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NCJRS Abstract

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NCJ Number: 119172 Find in a Library
Title: Convicted by a Hair
Journal: Criminal Justice  Volume:4  Issue:2  Dated:(Summer 1989)  Pages:5-7,41-43
Author(s): J A Tarantino
Date Published: 1989
Page Count: 5
Type: Report (Technical)
Format: Article
Language: English
Country: United States of America
Annotation: Identification through DNA testing is being heralded as a revolutionary advance in scientific evidence.
Abstract: Because of the makeup of the human genetic code, no two humans, except for identical twins, have exactly the same total DNA sequence. The goal of DNA typing is to detect differences between DNA samples taken from different individuals. DNA print identification involves five steps: DNA extraction, fragmentation, gel electrophoresis, hybridization, and autoradiograph. These steps are explained in detail, along with the Cetus test sequences. The companies marketing DNA-typing tests assert that the odds of misidentification are one in 30 billion which leads courts and juries to assume the problem of reasonable doubt has been effectively dealt with. However, it is noted that this evidence is "probabilistic, not conclusive." Misidentification can occur when two different DNA types are mistaken for one another or there is a possibility of lab and protocol error. DNA identification in court is discussed, although there has been little in the way of reported decisions. Regarding the future of DNA identification, fundamental fairness and self-incrimination are discussed.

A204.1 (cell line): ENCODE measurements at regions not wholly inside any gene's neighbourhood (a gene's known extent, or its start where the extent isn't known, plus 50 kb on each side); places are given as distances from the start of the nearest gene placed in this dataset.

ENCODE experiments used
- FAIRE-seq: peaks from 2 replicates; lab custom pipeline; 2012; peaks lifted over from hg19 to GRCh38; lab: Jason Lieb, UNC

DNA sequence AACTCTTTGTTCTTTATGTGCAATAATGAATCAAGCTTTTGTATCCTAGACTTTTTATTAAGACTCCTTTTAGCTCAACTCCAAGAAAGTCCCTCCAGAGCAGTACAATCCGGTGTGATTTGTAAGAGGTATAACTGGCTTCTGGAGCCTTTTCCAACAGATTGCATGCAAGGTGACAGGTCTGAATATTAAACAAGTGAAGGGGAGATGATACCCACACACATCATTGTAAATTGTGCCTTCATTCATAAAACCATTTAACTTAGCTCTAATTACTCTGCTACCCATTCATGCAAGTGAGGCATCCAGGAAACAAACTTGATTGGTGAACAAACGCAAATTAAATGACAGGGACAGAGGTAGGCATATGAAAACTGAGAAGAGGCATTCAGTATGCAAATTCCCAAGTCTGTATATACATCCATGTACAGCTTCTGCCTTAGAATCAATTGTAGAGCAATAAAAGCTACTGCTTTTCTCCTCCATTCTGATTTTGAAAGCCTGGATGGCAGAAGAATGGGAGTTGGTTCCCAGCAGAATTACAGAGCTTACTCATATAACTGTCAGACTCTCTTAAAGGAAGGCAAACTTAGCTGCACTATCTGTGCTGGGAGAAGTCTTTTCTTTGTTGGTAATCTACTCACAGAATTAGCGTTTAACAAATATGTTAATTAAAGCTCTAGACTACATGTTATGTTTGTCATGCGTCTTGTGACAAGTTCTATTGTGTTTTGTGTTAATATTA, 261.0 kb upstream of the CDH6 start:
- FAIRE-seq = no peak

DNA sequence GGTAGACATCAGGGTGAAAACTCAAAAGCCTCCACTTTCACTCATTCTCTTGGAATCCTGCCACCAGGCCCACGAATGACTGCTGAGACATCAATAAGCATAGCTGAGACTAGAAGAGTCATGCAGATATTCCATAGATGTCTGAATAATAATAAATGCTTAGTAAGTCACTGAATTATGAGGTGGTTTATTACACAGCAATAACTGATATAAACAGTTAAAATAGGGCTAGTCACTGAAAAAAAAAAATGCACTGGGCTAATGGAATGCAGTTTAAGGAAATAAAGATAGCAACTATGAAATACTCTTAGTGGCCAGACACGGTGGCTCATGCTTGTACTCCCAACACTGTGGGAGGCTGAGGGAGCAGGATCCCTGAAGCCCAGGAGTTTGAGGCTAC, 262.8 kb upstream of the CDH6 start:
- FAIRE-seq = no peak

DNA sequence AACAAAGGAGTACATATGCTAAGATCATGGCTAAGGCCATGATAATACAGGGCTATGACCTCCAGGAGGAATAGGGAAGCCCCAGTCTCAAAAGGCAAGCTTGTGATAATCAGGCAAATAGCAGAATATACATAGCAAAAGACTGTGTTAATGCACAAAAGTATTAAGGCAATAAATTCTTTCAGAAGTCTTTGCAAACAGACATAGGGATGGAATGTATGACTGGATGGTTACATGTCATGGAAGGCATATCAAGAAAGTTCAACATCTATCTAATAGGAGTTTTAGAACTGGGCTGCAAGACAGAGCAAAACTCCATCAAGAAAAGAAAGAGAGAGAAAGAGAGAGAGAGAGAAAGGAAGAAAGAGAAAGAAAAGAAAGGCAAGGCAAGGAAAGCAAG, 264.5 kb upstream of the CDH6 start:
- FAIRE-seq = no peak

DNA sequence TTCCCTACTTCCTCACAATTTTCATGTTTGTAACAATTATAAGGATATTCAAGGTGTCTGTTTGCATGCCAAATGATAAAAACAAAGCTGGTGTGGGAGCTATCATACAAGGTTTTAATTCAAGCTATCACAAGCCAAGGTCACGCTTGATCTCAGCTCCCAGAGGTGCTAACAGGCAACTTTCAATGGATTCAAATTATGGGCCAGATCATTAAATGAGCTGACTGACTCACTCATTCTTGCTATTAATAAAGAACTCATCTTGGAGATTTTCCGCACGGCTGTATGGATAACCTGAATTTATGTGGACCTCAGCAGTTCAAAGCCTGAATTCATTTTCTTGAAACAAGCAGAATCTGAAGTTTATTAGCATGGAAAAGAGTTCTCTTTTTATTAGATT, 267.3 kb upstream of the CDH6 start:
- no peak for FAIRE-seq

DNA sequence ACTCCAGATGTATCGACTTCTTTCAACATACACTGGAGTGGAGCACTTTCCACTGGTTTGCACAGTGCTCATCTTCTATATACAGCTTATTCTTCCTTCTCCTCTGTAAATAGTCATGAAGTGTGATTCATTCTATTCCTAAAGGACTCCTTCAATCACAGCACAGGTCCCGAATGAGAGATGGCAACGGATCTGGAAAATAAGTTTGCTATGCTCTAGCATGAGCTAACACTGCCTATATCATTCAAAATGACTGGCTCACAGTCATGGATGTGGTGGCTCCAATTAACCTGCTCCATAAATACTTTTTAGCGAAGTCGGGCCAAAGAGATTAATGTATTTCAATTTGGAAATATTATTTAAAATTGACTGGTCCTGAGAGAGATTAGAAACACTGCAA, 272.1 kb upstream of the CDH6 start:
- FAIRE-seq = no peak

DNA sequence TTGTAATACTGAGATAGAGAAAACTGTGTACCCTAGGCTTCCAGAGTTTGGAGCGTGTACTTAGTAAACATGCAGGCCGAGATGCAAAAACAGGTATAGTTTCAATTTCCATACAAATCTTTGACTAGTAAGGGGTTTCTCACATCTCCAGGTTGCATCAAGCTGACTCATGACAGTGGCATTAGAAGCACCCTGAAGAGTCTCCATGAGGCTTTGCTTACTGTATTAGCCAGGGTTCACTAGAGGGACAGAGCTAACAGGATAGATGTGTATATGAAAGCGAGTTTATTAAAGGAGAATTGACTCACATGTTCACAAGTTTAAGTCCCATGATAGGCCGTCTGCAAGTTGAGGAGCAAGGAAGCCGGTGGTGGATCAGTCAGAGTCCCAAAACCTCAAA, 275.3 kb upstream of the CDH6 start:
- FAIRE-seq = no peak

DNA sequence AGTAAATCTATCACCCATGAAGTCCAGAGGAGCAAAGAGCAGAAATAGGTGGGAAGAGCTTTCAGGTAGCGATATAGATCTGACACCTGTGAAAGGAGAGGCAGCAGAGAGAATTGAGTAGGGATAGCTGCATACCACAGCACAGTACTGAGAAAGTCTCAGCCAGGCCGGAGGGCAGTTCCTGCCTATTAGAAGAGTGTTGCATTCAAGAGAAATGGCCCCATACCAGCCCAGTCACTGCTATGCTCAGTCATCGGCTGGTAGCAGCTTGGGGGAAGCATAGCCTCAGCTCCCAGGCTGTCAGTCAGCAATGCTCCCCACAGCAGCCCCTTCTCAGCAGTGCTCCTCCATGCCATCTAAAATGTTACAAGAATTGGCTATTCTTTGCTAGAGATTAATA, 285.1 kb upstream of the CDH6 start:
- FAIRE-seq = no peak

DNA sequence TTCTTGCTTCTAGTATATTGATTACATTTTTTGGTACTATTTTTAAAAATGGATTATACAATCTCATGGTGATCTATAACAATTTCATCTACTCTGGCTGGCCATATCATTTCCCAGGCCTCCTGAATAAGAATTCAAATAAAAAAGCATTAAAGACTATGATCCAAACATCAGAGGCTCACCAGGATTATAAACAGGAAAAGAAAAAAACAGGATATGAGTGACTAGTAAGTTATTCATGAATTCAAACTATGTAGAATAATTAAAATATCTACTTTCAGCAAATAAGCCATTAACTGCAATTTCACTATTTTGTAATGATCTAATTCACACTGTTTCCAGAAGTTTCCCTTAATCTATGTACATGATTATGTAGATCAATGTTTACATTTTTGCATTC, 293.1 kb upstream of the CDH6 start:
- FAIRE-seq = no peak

Main Term(s): DNA fingerprinting
Index Term(s): Forensic sciences; Hair and fiber analysis; Suspect identification
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